But, rights lawyer, Chief Mike Ozekhome (SAN) said there is no cause for alarm because there would be no vacuum.
He explained that “section 231 (4) (5) of the Constitution provides that when the office of the CJN becomes vacant for any reason, in the interim, the president will appoint the most senior justices of the court, in this case, Justice Onnoghen, in an acting capacity. So, it is not a gift from the president but, a constitutional provision and he is duty bound to act in accordance with the provisions of the Constitution, to appoint Justice Onnoghen as acting CJN until his name is confirmed by the Senate.
“Also, section 231 (5) states that where an Acting CJN is so appointed, it shall be for the period of three months in the first instance and he shall perform the full duties and functions of the CJN and chairman of the NJC. The president can again re-appoint him for another three months until his appointment is made permanent. But if within the expiration of the first three months, the president has not made his appointment permanent, the NJC can still send his name to the president for appointment. The Constitution did not place a limit on the number of times his appointment as an acting CJN can be reviewed.
“So, there is no fear that there will be a lacuna in the Judiciary as the acting CJN shall perform all the functions of his office including that of the NJC Chairman.
Other lawyers who declined to be named, however, said it was too early to jump into conclusion. They added that Justice Onnoghen could still perform the duties of the CJN in an acting capacity, “as the most senior Justice on the bench of the Supreme court.”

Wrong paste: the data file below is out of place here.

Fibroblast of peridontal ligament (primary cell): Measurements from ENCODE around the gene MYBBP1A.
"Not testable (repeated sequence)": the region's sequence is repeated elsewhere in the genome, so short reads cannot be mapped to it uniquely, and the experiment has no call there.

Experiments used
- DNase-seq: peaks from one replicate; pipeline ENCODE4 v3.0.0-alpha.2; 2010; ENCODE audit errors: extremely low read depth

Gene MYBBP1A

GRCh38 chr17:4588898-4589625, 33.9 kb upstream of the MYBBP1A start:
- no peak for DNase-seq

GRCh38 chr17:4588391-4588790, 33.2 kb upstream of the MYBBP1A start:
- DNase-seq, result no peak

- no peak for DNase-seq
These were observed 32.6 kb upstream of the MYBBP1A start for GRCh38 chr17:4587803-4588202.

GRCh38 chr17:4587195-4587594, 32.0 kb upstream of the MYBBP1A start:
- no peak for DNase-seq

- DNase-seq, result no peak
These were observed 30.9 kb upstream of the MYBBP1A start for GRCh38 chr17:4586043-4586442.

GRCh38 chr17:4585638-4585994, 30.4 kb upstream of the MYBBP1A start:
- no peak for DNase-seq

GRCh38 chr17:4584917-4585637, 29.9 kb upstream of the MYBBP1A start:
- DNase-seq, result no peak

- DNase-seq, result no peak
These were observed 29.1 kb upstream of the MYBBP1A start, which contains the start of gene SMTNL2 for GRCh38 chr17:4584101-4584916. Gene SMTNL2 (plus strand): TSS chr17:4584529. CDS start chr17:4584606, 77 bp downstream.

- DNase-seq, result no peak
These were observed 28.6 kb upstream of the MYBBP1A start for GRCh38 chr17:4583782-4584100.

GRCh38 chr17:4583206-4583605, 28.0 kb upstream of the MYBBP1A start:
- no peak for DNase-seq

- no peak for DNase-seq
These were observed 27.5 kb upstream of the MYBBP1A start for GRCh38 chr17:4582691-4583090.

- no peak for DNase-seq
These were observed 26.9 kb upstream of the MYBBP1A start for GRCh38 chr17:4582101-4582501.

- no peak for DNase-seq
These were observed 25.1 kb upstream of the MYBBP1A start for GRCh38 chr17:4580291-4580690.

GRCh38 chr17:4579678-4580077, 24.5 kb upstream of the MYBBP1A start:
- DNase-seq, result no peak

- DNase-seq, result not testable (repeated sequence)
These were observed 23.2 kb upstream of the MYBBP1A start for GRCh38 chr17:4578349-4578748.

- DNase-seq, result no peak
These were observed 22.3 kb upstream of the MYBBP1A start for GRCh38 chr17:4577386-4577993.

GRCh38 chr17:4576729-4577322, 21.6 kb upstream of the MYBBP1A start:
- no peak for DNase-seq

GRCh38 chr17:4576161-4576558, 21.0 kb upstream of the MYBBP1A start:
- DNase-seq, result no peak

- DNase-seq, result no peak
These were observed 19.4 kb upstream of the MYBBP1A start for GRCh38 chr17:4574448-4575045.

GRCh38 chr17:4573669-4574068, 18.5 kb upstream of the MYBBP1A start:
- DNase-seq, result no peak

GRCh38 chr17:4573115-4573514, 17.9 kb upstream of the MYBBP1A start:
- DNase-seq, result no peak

If Buhari approves Onnoghen, who is from Cross-River State, as the 17th CJN, he will become the first Southern jurist to head the Judiciary in about 29 years.
Justice Ayo Gabriel Irikefe, who retired in 1987, was the last Southern CJN.
Onnoghen was born on December 22, 1950 at Okurike town, Biase Local Government Area of Cross Rivers State. He attended the Presbyterian Primary School, Okurike town between 1959 and 1965 and later proceeded to Accra, Ghana to attend Odorgorno Secondary School, Adabraka, between 1967 and 1972 for his West African Examination Council (WAEC) exams.
He was at Accra Academy, Ghana, between 1972 and 1974 for his WAEC (A-Levels) before proceeding to the University of Ghana, Legon, Ghana between 1974 and 1977 to obtain his Bachelor of Law Degree (LL.B (Hons)) and graduated with a Second Class Upper Division. He attended the Nigerian Law School, Victoria Island, Lagos between 1977 and 1978. He was called to the Bar on July 8, 1978.